Sunvex Parry arc taken on April 23, 2021 @ Viera, Florida, USA
© Dan Gore
Sunvex Parry arc taken on April 23, 2021 @ Viera, Florida, USA
You don't see this every day, especially not in Florida. On April 23rd, a pair of glowing V's appeared above the setting sun, both caused by ice crystals in the air. Dan Gore photographed them from Viera, FL.

"They lingered for about 5 minutes, then they were gone," says Gore. "It was a beautiful sight."

These are sun halos, one rare and one common. The lower 'V' is a common upper tangent arc created by sunlight shining through pencil-shaped ice crystals. The upper 'V' is a rare Parry arc created by similar kinds of ice crystals, but... To make the Parry arc, the crystals had to be horizontal, not rotate, and have two faces horizontal, too. It sounds improbable, and it is. That's why the Parry arc is so rare.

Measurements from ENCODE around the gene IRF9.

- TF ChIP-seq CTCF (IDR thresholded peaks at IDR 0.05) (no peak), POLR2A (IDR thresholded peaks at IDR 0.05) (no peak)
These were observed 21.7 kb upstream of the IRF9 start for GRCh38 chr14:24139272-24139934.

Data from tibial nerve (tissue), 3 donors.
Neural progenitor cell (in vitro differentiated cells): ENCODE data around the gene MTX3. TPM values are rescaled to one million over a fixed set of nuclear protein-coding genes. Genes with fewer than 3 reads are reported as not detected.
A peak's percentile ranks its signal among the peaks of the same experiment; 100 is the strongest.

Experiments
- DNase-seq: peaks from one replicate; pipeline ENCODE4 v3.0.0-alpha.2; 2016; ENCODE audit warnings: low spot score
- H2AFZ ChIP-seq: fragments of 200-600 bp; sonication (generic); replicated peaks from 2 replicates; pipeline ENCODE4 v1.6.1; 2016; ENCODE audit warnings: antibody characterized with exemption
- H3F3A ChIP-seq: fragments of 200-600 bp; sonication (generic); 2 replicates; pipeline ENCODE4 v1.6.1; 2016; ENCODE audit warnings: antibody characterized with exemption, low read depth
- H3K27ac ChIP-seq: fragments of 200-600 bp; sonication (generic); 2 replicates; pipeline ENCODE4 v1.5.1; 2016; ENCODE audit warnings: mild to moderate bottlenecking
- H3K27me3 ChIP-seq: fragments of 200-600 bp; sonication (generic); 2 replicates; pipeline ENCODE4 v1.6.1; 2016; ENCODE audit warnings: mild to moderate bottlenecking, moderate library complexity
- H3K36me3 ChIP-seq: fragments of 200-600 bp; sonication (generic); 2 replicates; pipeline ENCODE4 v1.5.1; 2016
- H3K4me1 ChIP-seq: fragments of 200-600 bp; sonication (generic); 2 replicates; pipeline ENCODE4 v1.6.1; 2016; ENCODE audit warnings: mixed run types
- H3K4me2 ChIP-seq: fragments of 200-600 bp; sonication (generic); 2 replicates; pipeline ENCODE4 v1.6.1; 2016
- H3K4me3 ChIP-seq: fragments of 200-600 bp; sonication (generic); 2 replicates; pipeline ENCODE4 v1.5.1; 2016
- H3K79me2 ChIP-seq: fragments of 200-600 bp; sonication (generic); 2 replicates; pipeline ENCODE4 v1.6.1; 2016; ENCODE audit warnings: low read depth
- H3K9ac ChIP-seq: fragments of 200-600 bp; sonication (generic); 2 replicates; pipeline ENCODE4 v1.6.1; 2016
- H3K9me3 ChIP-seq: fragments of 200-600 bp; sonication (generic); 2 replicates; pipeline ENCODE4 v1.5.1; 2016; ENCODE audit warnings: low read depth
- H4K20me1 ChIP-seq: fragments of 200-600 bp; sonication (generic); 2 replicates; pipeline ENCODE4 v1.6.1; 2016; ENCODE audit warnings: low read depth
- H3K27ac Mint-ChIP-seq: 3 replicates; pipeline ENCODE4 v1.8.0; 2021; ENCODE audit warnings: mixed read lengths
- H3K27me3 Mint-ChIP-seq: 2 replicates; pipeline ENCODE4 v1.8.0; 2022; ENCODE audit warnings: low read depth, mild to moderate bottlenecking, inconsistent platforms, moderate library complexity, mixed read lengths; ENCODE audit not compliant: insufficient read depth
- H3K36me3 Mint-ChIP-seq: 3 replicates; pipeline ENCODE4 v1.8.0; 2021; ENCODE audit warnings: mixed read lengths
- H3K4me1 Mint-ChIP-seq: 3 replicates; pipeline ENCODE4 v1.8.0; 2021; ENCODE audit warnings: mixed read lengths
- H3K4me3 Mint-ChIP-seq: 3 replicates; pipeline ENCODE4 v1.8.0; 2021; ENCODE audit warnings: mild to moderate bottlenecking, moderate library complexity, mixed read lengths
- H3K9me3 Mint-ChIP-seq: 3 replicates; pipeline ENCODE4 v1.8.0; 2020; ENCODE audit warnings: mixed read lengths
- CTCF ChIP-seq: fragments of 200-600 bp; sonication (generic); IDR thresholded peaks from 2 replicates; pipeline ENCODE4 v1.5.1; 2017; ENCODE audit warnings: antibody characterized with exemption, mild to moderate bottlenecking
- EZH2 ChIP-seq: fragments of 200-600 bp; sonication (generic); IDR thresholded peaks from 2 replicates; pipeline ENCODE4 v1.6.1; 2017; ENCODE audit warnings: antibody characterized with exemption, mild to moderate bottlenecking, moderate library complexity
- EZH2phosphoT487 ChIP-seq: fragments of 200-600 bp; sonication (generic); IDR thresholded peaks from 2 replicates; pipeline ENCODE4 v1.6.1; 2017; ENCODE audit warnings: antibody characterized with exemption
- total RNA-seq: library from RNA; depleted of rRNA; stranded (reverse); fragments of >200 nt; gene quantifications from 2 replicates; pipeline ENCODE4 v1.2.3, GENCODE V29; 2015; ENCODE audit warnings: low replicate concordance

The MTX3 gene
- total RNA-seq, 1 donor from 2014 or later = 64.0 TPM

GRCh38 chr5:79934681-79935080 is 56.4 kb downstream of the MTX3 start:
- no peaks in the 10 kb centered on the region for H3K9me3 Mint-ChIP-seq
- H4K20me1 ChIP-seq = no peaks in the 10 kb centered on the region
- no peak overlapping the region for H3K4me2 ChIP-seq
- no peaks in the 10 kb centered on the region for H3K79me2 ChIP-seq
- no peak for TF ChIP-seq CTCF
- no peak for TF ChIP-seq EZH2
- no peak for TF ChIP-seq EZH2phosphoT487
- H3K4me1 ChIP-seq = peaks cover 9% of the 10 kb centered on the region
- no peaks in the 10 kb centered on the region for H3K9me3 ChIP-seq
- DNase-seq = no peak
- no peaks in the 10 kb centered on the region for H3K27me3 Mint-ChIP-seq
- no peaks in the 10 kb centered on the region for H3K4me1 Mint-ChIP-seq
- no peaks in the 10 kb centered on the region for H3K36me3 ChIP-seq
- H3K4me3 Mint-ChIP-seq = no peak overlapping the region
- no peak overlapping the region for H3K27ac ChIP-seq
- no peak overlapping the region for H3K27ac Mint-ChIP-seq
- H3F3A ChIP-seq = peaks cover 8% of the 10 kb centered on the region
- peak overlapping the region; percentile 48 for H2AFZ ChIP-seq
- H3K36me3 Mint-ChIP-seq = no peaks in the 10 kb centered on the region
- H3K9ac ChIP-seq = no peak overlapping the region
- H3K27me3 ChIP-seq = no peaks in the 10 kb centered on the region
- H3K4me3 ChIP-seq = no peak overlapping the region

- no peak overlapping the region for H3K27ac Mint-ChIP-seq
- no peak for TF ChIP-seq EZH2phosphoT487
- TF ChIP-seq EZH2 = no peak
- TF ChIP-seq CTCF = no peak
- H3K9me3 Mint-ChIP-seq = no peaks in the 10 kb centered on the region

What's all this ice doing in Florida air? The crystals were located in cirrus clouds 5 to 10 km above the ground where the air is always freezing--even in Florida. Parry arcs prefer cold climates, but they can appear in the Sunshine State, too.